The Only Two Good Arguments for Atheism" where in it, he criticizes atheism, by arguing that the New Atheists have no good arguments. Bare in mind now that New Atheism doesn't equal atheism. So whatever flaws the New Atheists have made in their reasoning or arguments doesn't necessarily say anything about atheism simpliciter. I've even said over and over that the New Atheists have not made the sharpest arguments for atheism.
But this piece is just terrible. As someone who's studied atheism, religion, philosophy, science, and the arguments in the god debate, it's so easy for me to spot ridiculous criticisms of atheism. Some people can fall for this stuff. I can't see why. I guess they're preaching to the choir mostly. I decided to leave a comment — just some quick thoughts on how wrong the piece is. I've included them below.
All the New Atheist need do is hope that his reader won't inquire too deeply into just how he arrives at certitude about what "good" or "evil" is without smuggling in all sorts of transcendent categories from a supernatural worldview.
Quite the opposite. All the New Atheist needs to do is inquire deeply into just how the theist arrives at certitude about what "good" or "evil" is without smuggling in all sorts of consequential and deontological categories. Most theists cannot even define what they mean by "goodness." They will see that if they use anything having to do with secular morality to define this (consequentialism, deontology, virtue ethics) they will be saying goodness is a secular concept. And making a circular argument that God is goodness and goodness is God obviously is a non-starter.
The problem is this: Trying to derive a moral universe -- any moral universe at all -- of Should from a purely materialistic universe of Is turns out to be impossible. The perfectly just outrage of a Hitchens at some crime by a theist turns out -- if you grant the New Atheists' materialism -- to be just one more biochemical reaction. And privileging a biochemical reaction merely because it is a lot more complex than, say, combustion is as crude a mystification as bowing down to a rock because it's really really big.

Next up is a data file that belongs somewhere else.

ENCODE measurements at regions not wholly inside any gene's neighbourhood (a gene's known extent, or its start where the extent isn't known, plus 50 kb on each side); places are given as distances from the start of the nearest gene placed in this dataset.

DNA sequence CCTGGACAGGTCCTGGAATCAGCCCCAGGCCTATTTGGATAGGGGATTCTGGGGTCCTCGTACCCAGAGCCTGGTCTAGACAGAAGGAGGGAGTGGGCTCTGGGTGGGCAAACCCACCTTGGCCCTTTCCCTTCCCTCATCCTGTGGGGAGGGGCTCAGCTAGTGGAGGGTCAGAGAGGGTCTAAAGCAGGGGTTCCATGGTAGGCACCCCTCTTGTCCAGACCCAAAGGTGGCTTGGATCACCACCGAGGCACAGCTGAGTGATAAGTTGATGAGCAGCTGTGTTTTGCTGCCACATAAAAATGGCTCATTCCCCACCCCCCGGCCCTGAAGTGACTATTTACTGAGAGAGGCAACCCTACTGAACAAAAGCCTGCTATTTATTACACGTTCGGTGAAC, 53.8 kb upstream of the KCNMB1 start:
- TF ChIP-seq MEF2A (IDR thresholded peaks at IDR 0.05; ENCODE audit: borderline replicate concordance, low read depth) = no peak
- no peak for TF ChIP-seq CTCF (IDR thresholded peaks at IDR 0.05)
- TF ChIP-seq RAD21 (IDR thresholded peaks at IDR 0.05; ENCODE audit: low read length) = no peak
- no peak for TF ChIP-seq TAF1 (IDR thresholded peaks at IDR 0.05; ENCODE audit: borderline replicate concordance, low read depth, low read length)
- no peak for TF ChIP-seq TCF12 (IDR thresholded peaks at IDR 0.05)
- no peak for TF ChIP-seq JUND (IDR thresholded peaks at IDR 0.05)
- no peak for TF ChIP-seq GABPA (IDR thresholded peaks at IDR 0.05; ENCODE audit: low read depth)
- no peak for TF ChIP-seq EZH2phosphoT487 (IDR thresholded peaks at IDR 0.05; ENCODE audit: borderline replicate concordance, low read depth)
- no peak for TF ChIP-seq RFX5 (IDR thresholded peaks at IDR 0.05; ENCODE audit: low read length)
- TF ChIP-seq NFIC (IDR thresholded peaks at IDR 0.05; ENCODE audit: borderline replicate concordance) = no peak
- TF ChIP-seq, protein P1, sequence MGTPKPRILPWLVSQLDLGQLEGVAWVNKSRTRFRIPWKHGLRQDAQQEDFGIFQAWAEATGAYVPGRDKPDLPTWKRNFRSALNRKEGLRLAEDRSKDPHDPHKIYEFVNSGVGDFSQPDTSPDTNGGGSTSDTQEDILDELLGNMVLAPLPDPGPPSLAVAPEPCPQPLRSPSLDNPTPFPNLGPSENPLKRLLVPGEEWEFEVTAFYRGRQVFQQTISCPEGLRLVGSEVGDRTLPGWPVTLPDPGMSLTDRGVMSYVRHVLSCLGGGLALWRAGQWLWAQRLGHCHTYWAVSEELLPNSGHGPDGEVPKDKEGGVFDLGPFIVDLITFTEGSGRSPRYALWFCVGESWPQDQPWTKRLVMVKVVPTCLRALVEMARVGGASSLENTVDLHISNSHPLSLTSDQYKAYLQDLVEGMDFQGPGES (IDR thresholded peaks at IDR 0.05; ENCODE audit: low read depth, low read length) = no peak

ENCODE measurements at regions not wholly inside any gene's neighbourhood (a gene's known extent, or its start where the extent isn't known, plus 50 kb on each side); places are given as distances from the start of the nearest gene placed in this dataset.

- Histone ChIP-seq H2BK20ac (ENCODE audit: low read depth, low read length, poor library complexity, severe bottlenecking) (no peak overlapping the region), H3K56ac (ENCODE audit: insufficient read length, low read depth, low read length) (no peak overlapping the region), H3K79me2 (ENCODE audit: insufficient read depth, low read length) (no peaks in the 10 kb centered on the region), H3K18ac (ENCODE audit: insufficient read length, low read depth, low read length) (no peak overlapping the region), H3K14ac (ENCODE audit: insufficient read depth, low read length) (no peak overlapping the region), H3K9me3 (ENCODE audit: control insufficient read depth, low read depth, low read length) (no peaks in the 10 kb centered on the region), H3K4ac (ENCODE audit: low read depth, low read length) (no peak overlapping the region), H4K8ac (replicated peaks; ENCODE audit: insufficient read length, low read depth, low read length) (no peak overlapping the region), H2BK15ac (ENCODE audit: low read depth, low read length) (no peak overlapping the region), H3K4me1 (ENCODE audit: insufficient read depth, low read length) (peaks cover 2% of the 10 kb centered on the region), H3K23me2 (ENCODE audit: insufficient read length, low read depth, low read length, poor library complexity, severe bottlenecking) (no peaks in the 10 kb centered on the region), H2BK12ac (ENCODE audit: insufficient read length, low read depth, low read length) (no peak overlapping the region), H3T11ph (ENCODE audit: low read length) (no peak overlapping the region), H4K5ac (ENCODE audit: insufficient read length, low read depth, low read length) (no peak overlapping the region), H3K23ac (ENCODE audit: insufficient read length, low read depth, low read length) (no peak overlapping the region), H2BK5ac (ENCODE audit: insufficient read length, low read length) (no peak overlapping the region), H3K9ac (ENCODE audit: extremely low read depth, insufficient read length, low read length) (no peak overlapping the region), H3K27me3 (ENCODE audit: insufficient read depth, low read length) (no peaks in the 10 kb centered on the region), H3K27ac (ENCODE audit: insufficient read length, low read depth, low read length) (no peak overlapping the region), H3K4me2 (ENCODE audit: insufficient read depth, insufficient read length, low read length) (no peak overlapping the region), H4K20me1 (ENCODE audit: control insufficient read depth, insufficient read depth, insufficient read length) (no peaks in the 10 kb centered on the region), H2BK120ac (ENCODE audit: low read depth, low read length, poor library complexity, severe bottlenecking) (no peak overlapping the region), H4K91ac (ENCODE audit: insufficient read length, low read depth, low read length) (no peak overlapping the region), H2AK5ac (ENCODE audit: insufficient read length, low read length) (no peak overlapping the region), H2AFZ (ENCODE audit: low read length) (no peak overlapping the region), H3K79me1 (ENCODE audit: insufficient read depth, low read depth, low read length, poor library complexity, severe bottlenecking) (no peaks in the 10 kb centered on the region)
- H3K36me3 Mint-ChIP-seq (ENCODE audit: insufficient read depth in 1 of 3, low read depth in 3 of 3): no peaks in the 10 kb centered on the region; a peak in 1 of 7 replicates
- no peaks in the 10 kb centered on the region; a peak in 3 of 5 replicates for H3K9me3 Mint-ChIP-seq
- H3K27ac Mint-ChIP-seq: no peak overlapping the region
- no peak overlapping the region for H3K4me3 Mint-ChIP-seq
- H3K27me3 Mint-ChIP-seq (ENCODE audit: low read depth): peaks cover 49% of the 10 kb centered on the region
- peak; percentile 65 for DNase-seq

That "crime" by a theist that Hitchens was often pointing out was a mandated religious prescription, like circumcision, the subjugation of women, or the discrimination and/or killing of homosexuals, apostates, or atheists. So what do we do when just outrage conflicts with religious law and custom? Or is Hitchens's outrage in these situations not just? What determines what is just and what isn't? Citing a religious holy book like the Bible is going to open up problems for the theist.
Put briefly, you propose a huge metaphysical hypothesis that Absolutely Everything popped into existence 13 billion years ago with the help of Nobody, but loaves and fishes cannot pop into existence 2,000 years ago with the help of Jesus of Nazareth, despite the eyewitnesses who inexplicably chose to die in torments proclaiming He did. The trick to establishing this hypothesis as dogma -- when the odds currently stand at 10^137 to 1 against the fine tuning of the universe -- is to take a particular methodology that, by its nature, only looks at time, space, matter, and energy and have thousands of people repeat "Only what our methodology can measure is real!" for two centuries over millions of loudspeakers. Voila!
Thinking the world popped into existence out of nothing is not required for the atheist. In fact, science tells us the universe is eternal in what we call a block universe from special relativity. It didn't "pop" into existence because it always existed. And scientism is not required either. Logic can tell us that there is no time before spacetime, so the universe didn't "come from" nothing—as if nothing is a place where things can come from. Simply put, there is a first moment to the universe and nothing before it just like there is nothing north of the north pole. Or, the universe (or multiverse) can have an infinite past. No handwaving is required for a multiverse. It is implied by scientific hypothesis and theories - that's where the evidence is.
There are certainly more than two good arguments for atheism. There are plenty. Consider this bibliography on arguments for atheism from Secular Outpost. And consider some of the arguments I made in my post Why I'm an Atheist.